Second Appt: You will be asked to return to the office in 2 mos for a follow-up appointment to review the results of your imaging and laboratory tests. Together we will also review your Creighton Model System (CrMS ) chart to look for specific biomarkers which will help me make a diagnosis.
Please upload an image of your CrMS chart two days prior to all follow up visits and send to me via the portal.
Please add the length of your post-peak phase and your mucus cycle score (MCS) to the R-hand margin of the chart. Your Fertility Care Practitioner (FCP) will calculate your MCS for you.
During this appointment, you may be asked to begin some supplements and/or medications. We will also discuss drawing a full set of hormone panels. We will make a decision if you should have a peri-ovulatory estradiol panel, a post-Peak estradiol & progesterone panel, or both panels.
Many patients will be asked to consider working with a dietitian or a nutritionist to help optimize your reproductive health. Oftentimes I may also recommend a Psychotherapist or Health Coach to help with anxiety, depression and or disordered eating habits.
Third Appt: You will return to the office in 2 mos to review the results of your hormone panels as well as the biomarkers on your CrMS chart. Most often at this time I will have made one or more more diagnoses to identify the root cause of your symptoms. Together we will discuss a treatment plan, which will be implemented.
Follow Up Appts: You will return to the office every 2 months. During this time, I will conduct a comprehensive medical interview to ensure your symptoms have resolved, and to ensure you are responding well and not having any negative responses to the management plan. Depending on the individual patient and your individual diagnosis, I may need to monitor your progress with serial laboratory tests and/or serial imaging.
After 6-9 months: If medical management has not been successful, it is likely you will need a diagnostic laparoscopy. Therefore, I will refer you to a NaPro surgeon. On occasion, I may come to know a surgical evaluation will be of benefit to you earlier on in this process, and an expedited surgical referral will have been recommended. NaPro surgeons typically book out 5 mos to one full year. At any time, if you feel you would like an expedited surgical referral, please feel free to discuss this with me.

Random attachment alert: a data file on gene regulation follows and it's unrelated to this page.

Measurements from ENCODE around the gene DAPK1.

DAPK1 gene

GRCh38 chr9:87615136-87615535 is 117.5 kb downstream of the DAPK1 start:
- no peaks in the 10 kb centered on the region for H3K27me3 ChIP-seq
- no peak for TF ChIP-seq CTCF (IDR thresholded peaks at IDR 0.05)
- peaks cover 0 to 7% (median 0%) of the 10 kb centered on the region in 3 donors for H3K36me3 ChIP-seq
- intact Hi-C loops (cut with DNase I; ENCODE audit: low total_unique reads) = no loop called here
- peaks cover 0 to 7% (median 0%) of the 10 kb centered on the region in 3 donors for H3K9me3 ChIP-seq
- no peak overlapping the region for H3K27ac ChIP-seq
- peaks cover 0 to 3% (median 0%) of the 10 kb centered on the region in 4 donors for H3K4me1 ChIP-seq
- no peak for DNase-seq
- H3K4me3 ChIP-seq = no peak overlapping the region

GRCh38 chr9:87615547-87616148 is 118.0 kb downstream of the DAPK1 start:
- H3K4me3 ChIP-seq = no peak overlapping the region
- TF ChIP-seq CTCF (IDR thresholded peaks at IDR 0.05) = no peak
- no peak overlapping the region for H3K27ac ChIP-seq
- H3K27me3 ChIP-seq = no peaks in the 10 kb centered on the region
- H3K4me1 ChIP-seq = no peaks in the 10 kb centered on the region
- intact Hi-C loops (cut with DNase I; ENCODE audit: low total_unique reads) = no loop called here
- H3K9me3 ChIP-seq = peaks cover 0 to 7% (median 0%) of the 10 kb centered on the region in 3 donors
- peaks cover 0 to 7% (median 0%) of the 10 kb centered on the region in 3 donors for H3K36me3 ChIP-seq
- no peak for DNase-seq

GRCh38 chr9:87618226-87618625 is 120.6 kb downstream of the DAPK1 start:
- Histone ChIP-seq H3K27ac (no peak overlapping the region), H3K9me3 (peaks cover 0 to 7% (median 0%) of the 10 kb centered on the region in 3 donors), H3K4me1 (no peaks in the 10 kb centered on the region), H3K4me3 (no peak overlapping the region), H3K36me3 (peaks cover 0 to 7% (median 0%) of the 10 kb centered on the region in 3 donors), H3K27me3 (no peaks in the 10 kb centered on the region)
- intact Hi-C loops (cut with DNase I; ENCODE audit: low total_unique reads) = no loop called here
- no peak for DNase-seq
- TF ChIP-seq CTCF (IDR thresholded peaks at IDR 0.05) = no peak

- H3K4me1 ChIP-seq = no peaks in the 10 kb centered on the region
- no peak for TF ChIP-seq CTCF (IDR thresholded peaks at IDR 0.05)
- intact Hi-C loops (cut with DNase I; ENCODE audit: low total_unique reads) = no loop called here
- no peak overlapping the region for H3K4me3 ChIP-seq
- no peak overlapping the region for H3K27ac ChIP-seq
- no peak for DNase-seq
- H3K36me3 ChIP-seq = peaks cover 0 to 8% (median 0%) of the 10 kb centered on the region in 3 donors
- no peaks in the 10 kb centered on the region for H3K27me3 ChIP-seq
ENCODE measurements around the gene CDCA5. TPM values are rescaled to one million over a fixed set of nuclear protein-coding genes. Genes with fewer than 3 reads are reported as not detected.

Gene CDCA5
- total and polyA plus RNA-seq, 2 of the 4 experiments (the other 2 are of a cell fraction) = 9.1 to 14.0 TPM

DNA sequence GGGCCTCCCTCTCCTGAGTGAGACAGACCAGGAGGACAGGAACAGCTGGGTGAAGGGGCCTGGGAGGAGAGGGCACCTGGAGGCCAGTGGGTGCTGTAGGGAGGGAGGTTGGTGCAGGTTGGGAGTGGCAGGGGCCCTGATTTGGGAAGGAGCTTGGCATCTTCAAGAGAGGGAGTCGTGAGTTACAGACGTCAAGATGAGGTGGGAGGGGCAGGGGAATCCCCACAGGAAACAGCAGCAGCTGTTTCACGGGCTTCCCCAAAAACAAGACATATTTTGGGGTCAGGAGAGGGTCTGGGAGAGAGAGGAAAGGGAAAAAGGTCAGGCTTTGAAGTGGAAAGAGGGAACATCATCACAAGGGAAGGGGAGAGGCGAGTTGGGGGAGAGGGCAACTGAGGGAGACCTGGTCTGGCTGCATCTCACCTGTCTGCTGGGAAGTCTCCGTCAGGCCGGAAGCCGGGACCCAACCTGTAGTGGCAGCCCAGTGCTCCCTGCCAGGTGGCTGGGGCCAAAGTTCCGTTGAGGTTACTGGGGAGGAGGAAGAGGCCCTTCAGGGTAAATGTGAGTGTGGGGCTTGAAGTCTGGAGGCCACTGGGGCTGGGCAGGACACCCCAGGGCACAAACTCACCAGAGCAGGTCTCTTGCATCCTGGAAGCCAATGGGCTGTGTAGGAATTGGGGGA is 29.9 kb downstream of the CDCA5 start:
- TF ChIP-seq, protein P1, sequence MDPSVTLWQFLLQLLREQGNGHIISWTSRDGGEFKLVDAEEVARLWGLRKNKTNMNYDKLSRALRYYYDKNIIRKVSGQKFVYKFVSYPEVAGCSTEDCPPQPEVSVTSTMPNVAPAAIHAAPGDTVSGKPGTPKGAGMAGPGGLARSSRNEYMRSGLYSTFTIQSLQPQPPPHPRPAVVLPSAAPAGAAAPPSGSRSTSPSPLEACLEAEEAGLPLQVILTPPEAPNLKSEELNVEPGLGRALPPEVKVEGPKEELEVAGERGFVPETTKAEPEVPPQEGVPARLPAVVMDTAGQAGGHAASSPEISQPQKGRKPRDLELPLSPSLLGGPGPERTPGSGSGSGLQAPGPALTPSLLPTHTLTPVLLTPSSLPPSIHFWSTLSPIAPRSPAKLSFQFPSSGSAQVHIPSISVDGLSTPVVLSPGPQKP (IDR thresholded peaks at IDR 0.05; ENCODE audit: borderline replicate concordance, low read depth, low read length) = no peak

Please review my laparoscopy page. You will notice NaPro surgeries are done very differently as compared to laparoscopies done by mainstream medicine surgeons. We use a near contact approach and a near adhesion-free technique", which has been described as pelvic surgery of the pelvis.
At any point in time, if a diagnosis has been made, treatment initiated, and/or you are satisfied with the medical management we have implemented, you can schedule annual or biannual visits, per your choice.
As mentioned above, women with PCOS have a higher rate of rate of miscarriage and RPL, with the rate of miscarriage is about 20-40% higher. (1)
Below are a few clinical trials, published between 2001 and 2002, which indicate women with high insulin levels and PCOS may derive a benefit from taking a medication called metformin, in that the incidence of miscarriage was significantly reduced. (1, 2, 3)
The studies indicated that about 62 to 73 % of woman with PCOS experienced a miscarriage when not taking metformin. Whereas, only 9 to 36 % of women who were taking metformin experienced a miscarriage. We also have very good data over the years that indicates metformin is safe, it reduces blood glucose and insulin levels, and it can help to reduce androgen levels in women with PCOS.